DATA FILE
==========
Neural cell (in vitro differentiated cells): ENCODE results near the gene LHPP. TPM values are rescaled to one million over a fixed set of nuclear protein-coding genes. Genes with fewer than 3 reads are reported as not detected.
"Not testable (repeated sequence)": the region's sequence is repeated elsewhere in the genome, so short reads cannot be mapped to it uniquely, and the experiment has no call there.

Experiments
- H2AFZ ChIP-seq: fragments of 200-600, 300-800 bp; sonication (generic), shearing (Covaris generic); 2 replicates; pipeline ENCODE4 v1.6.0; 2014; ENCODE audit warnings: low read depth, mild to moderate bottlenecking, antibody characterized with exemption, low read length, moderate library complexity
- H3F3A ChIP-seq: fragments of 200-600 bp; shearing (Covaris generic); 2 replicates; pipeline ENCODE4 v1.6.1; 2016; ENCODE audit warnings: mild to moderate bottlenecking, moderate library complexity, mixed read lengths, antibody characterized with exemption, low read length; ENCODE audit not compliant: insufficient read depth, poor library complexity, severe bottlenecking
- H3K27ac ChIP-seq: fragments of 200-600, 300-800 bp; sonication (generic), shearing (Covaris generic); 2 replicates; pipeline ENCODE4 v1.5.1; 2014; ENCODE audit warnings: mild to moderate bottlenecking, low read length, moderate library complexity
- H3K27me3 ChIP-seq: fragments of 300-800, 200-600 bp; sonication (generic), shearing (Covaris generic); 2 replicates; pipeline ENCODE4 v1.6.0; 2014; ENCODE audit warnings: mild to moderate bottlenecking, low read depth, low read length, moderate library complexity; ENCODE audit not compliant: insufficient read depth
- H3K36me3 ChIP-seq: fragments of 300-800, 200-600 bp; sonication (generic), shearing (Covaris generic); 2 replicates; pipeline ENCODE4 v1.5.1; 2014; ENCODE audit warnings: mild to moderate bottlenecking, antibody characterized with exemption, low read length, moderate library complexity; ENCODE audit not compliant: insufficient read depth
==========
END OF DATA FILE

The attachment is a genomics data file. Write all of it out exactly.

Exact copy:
Neural cell (in vitro differentiated cells): ENCODE results near the gene LHPP. TPM values are rescaled to one million over a fixed set of nuclear protein-coding genes. Genes with fewer than 3 reads are reported as not detected.
"Not testable (repeated sequence)": the region's sequence is repeated elsewhere in the genome, so short reads cannot be mapped to it uniquely, and the experiment has no call there.

Experiments
- H2AFZ ChIP-seq: fragments of 200-600, 300-800 bp; sonication (generic), shearing (Covaris generic); 2 replicates; pipeline ENCODE4 v1.6.0; 2014; ENCODE audit warnings: low read depth, mild to moderate bottlenecking, antibody characterized with exemption, low read length, moderate library complexity
- H3F3A ChIP-seq: fragments of 200-600 bp; shearing (Covaris generic); 2 replicates; pipeline ENCODE4 v1.6.1; 2016; ENCODE audit warnings: mild to moderate bottlenecking, moderate library complexity, mixed read lengths, antibody characterized with exemption, low read length; ENCODE audit not compliant: insufficient read depth, poor library complexity, severe bottlenecking
- H3K27ac ChIP-seq: fragments of 200-600, 300-800 bp; sonication (generic), shearing (Covaris generic); 2 replicates; pipeline ENCODE4 v1.5.1; 2014; ENCODE audit warnings: mild to moderate bottlenecking, low read length, moderate library complexity
- H3K27me3 ChIP-seq: fragments of 300-800, 200-600 bp; sonication (generic), shearing (Covaris generic); 2 replicates; pipeline ENCODE4 v1.6.0; 2014; ENCODE audit warnings: mild to moderate bottlenecking, low read depth, low read length, moderate library complexity; ENCODE audit not compliant: insufficient read depth
- H3K36me3 ChIP-seq: fragments of 300-800, 200-600 bp; sonication (generic), shearing (Covaris generic); 2 replicates; pipeline ENCODE4 v1.5.1; 2014; ENCODE audit warnings: mild to moderate bottlenecking, antibody characterized with exemption, low read length, moderate library complexity; ENCODE audit not compliant: insufficient read depth